Mason Castner won the PhD student competition with a presentation titled “Assessment of Residual Palmer amaranth Control with Soil-applied Herbicides in Dryland Systems.”. The presentation stated that Palmer amaranth has been regarded as one of the most troublesome weeds for Midsouth row crop producers for almost two decades, primarily due to the prolific nature of the weed and its tendency to evolve resistance to herbicides. One of the key proponents of reducing postemergence selection for weed resistance is use of soil-applied herbicides; however, the time it takes to receive moisture activation (0.5in) of the herbicide may limit effectiveness of the application. To evaluate the influence of incidence of activating rainfall on residual herbicide activity and overall performance (Balance Flexx ®, Dual Magnum ® , Ticor ® , Valor ® , XtendiMax ® , and Zidua ® ), five bareground experiments were conducted in 2021 and 2022, in Fayetteville, AR. Treatments were arranged as a single-factor (herbicide) randomized complete block design with four replications. In addition to visible weed control evaluations, a WatchDog ® weather station was placed in the field to monitor rainfall for the duration of each 28-day experiment. For most of the evaluated herbicides, a delayed activating rainfall reduced initial weed control over instances where immediate (within a few days) activation occurred. At 14 days after treatment (DAT), without adjusting for rainfall, box and whisker plots indicate that 4 out of 6 herbicides have minimal variation with comparable levels of Palmer amaranth control (above 85%). Greater variation in control was observed with Balance Flexx and XtendiMax, with data points as low as 50 and 40%, respectively. Trends in the results at 28 DAT were similar to 14 DAT, however; variation in control began to increase for all herbicides, which indicated the environment influenced the residual activity over time. Overall, rainfall soon after an XtendiMax application reduced performance, unlike the other herbicides evaluated. For most soil-applied herbicides, choosing the appropriate herbicide and timeliness of an activating irrigation event is imperative to optimize weed control.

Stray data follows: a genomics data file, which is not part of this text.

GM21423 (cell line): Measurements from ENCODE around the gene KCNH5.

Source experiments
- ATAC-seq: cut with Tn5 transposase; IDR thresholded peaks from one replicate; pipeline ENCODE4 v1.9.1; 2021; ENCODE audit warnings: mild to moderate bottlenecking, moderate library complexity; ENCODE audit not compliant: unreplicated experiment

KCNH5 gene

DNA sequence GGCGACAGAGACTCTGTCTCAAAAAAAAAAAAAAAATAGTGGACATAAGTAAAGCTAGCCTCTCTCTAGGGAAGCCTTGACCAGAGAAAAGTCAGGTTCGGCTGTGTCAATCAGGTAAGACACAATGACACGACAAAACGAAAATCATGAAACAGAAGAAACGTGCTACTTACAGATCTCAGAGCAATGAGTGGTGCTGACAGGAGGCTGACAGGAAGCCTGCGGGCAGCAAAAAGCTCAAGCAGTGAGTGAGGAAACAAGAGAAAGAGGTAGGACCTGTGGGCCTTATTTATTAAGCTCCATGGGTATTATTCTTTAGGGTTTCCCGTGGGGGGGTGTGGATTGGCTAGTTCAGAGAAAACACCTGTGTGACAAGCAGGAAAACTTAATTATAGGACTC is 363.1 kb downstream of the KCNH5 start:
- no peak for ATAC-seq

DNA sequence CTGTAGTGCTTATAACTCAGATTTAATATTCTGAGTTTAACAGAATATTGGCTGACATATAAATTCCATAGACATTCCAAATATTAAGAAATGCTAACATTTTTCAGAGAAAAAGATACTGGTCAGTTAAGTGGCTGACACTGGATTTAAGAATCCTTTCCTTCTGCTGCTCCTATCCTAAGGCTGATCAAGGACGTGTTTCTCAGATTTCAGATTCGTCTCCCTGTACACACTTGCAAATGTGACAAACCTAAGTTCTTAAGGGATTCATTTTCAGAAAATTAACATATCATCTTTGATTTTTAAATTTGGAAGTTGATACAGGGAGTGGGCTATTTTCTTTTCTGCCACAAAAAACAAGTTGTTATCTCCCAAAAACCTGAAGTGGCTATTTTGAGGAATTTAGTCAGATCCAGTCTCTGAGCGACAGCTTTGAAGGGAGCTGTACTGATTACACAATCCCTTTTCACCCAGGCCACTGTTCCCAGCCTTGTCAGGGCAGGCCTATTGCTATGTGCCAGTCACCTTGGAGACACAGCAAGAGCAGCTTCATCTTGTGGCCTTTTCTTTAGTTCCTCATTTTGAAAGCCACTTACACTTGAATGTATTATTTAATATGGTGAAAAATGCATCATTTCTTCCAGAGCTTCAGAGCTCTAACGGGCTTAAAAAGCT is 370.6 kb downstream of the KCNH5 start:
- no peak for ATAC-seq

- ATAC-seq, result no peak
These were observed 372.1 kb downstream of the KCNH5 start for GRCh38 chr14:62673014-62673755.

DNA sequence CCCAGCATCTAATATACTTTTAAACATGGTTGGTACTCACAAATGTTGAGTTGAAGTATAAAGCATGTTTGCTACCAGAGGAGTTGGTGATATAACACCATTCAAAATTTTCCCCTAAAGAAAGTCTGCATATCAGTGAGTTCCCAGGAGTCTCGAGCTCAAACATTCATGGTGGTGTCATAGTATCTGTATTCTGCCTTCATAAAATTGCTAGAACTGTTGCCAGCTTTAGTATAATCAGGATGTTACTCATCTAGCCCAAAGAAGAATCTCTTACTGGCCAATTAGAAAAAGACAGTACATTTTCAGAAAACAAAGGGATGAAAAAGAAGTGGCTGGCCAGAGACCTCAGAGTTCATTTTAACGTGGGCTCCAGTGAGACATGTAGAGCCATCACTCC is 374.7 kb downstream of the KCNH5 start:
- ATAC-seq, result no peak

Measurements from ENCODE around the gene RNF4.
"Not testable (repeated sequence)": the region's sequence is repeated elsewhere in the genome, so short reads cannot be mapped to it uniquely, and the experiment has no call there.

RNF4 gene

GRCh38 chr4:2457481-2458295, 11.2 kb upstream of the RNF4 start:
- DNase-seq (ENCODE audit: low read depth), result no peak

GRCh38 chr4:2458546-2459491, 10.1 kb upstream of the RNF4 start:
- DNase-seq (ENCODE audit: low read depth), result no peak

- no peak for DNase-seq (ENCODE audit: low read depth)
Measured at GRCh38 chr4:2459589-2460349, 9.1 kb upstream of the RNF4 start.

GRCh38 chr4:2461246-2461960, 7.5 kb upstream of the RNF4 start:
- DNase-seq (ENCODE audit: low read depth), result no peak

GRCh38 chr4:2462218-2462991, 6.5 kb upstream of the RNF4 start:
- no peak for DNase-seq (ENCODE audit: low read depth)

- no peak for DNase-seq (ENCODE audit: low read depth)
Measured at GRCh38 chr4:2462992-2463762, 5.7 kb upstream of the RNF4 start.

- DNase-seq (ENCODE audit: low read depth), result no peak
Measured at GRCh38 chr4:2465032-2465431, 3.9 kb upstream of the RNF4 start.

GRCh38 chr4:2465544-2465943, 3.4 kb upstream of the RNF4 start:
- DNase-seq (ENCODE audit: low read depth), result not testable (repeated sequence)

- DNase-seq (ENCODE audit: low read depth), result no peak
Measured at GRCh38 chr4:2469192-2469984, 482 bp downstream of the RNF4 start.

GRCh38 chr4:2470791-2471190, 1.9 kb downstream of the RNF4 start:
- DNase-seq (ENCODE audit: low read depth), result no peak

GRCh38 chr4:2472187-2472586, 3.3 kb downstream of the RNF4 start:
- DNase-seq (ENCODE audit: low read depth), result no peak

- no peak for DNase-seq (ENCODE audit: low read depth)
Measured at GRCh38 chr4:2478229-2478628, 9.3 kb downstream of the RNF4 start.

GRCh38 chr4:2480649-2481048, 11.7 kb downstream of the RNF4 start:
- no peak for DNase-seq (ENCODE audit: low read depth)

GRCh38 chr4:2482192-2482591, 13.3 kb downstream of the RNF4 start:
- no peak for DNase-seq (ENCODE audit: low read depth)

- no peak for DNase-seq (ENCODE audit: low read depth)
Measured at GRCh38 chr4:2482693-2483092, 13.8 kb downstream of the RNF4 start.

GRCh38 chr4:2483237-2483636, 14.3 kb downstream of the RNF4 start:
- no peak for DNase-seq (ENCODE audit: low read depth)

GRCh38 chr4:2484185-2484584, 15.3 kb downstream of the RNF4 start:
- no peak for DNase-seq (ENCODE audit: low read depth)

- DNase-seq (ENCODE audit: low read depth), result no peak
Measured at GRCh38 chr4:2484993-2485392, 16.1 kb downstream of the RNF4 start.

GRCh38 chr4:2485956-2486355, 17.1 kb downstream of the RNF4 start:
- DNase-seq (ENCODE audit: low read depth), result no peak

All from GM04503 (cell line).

Mason Castner Wins PhD Student Competition at the 2022 ACPA Research Conference
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“Recipe for a weather market”-A&M cotton economist John Robinson’s take at Red River Crops conf after citing a 2 mil acre difference in cotton’s projected planted acres, including 9 mil from him to 11 mil from USDA and other forecasters. @TexasCotton
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